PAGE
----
We build political will in Georgia’s 6th Congressional district to solve climate change
Crisp autumn air. A bright blue sky. And a heart-healthy walk along a sparkling Chattahoochee River. How lucky are we to live in such a beautiful district and state?
In metro Atlanta and throughout Georgia, residents, natural resources and industry are at risk from the effects of climate change.
The burning of fossil fuels produces carbon dioxide (CO2), a greenhouse gas that traps heat in the Earth’s atmosphere. Human activity—primarily the burning of fossil fuels—is releasing CO2 into the atmosphere at a volume and rate that’s causing our planet to rapidly warm. Across the world, there’s scientific consensus that this is happening.
Our members of Congress have the ability to slow and solve climate change through the policies they create. With every election, you have an opportunity to let our candidates know you want them to act on climate change. With every election, you have an opportunity to vote for candidates who will.
We’re a nonpartisan group who’ll keep you informed of upcoming 6th Congressional district elections. We’ll let you know where all the candidates stand on climate change, so you can “vote climate” and vote to protect Georgia’s environment for your children and grandchildren.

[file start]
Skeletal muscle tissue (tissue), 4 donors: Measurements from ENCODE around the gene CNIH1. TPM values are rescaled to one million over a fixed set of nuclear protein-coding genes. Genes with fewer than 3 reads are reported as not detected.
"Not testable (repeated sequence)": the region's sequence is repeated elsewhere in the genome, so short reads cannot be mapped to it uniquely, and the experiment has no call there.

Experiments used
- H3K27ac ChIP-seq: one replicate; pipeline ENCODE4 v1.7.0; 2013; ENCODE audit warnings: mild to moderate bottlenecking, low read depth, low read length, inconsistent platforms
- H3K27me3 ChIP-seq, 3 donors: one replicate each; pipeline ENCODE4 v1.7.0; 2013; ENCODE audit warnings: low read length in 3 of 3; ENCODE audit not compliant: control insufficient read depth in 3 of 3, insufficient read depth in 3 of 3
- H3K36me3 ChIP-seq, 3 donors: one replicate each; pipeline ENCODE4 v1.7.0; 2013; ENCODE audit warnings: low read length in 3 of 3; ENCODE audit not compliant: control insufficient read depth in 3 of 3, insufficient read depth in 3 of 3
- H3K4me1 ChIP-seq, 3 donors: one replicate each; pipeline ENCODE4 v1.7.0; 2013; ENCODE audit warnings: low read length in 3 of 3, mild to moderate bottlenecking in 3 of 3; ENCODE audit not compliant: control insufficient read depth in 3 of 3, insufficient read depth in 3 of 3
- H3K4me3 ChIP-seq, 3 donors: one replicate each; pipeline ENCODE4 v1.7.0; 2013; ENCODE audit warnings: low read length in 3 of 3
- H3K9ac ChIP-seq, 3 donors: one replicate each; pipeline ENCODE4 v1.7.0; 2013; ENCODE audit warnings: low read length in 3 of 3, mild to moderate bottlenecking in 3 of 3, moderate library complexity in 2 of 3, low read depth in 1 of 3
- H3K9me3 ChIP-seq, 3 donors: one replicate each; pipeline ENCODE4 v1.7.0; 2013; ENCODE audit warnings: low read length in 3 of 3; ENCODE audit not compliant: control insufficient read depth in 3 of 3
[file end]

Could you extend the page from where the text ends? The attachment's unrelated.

Why vote climate?
97% of climate scientists are convinced human-caused climate change is happening.
It’s us (human-caused).
It’s bad (for people).
Most 6th district residents want climate action
The majority of residents in Georgia’s 6th district want CO2 regulated as a pollutant. But we have members of Congress who represent the view of a minority of us.
Our members of Congress must represent the views of 75% of 6th district residents. They must enact policies to make significant, long-term reductions in CO2 production in the United States.
As a government “of the people, by the people and for the people,” Americans expect their members of Congress to represent their views.
Climate change is affecting Georgians’ health
A longer, hotter summer. More stagnant air. Smoke from wildfires. Metro-Atlanta had a sharp rise in the number of air quality alerts in 2016, along with a sharp rise in the number of emergency room visits for asthma. More
Climate change is affecting Georgia’s coast
Rising sea levels. Stronger storm surges. Sunny day flooding. Georgia’s coastal communities and coastline, including the only road on and off popular Tybee Island, are experiencing more frequent and intense flooding. More
Climate change is affecting Georgia’s crops
Severe summer heat. Drought. Extreme temperature swings. And most recently, north Georgia’s first-ever tropical storm. Some Georgia farmers lost entire corn crops in 2016. And many peach, blueberry, pecan and cotton crops were wiped out or heavily damaged in 2017. More
The good news is Georgians can help slow climate change
When we burn less fossil fuels and use more clean energy, we clean up our air. Clean up our water. And enjoy better health and healthier economic resources.
We can make this happen with market-based solutions that reduce CO2 emissions and climate risks as we grow jobs. Grow the economy. And protect public health. More
Where does your candidate stand on climate change?
Our leaders in Congress are in the best position to slow climate change and protect us from its damaging effects. Know where your candidate stands on climate change—and vote climate!